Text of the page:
Erin Ermel is a Licenced Practical Nurse working at Regina General Hospital in Regina.
I have been on the frontlines of this pandemic from the beginning, when everyone was afraid, to now, when everyone is tired and burned out. My ward was the first COVID-19 Unit in our city, so I have seen loss, death, and recovery right from the beginning of this pandemic. Many things have changed along the way, but the one thing that remains unwavering for me is the pull to make a difference in this fight.
I’ve now worked on a COVID-19 Unit, our COVID-19 Testing Site, and am now part of the COVID-19 vaccination clinics. When the first wave hit and cases were minimal, we were so prepared that it left everyone feeling like this was something we didn’t need to fear. When the second wave hit and we realized the gravity of the situation we were dealing with, we were ready. Being over-prepared the first time gave us strength to work under pressure in conditions we had never seen before, safely. However, one of the mental challenges, was that some of the public was convinced that this was “just a flu.”
By the time this third wave hit, everyone was exhausted.
Now, it is no longer a matter of holding our heads above water;
it’s beyond that now. Now it is about holding the patients above water.
But we can’t do any of this alone. If the public doesn’t help us, we all drown.
When you become a nurse, you sign up for exactly what we have been doing this past year, every single time you go to work. The disease or illness itself isn’t what matters. What matters to us is helping our patients.
I think what I want people to understand most is that we aren’t heroes. This is what we do, it is what we have always done. COVID-19 is real, it’s not “just a flu” and every death is one that shouldn’t have happened. We have never had a choice in turning our back on this and because of who we are, we faced it head on with powerful determination. We haven’t given up, so please don’t give up either!
The COVID-19 pandemic brought a host of burdens with it that we can’t shake:
a burden of public disbelief of what our patients are really suffering with;
a burden of seeing and watching this disease take people faster than anything we’ve ever known in our time; a burden of frustration because a lot of the people we once thought cared and supported us, now believe they have the right to judge, and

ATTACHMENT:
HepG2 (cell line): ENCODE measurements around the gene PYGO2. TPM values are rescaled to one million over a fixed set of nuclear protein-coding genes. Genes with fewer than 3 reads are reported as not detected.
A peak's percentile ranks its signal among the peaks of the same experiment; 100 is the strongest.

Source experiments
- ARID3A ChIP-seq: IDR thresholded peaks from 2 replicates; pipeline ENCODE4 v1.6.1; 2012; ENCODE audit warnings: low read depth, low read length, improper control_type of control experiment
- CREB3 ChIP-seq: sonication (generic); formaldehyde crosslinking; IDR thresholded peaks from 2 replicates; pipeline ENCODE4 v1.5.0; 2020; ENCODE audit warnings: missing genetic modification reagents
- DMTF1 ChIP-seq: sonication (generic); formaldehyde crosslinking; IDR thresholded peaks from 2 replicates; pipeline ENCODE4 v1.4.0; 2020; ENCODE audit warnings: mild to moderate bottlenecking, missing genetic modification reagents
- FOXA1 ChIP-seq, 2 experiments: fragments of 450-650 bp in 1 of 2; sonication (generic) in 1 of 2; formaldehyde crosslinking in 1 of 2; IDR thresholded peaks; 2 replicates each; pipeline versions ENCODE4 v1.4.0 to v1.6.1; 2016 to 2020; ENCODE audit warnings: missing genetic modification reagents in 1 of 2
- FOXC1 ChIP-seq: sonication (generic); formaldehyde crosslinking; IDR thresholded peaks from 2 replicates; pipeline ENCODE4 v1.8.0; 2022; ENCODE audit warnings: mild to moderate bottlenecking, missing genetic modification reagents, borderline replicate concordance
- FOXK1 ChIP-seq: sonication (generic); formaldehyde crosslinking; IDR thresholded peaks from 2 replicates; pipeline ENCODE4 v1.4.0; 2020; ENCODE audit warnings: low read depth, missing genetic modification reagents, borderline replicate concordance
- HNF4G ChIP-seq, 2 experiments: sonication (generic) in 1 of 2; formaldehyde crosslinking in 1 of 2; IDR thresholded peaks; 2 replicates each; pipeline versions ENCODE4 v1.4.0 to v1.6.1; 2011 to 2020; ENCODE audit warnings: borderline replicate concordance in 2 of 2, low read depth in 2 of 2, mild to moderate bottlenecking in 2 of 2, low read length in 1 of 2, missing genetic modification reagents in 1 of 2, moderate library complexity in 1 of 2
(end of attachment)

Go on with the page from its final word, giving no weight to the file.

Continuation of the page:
what they say deeply offends us; and
a burden of watching patients and families suffer from this beast of a disease and then having to deal with negativity and hate from strangers.
I am a born empath and that’s what hurts my heart the most. That’s what keeps me up at night.
The anxiety and helplessness of wishing those who don’t believe this is real, suddenly had a lightbulb moment.
I am acutely aware of how divided the world has become and how our profession has been targeted by some.
I want you to know that every COVID-19 nurse has walked into the path of this virus unwavering.
Our commitment to care for our sickest patients is still there, even though we are all burned out physically and emotionally.
We have fought, and will keep fighting it, in whatever professional capacity we can, until this is over. We have been the light in the darkest days of patients’ lives because we were born to care for people. We do this naturally. We aren’t super heroes; we were born to care for people. And when this is all over, we will still be here, doing the same thing we have done every day.
One day this will be history. And we will all share with our children and grandchildren what it was like to live through a pandemic. I am so proud to know that I am just one person in a sea of so many who helped make a difference during this historic event. I hope that everything I have been handed, and everything I have done, and sacrificed has made a difference.
Please help us. Regardless of your beliefs,
choose to be a light in this darkness. Help us all not to drown. Stay safe.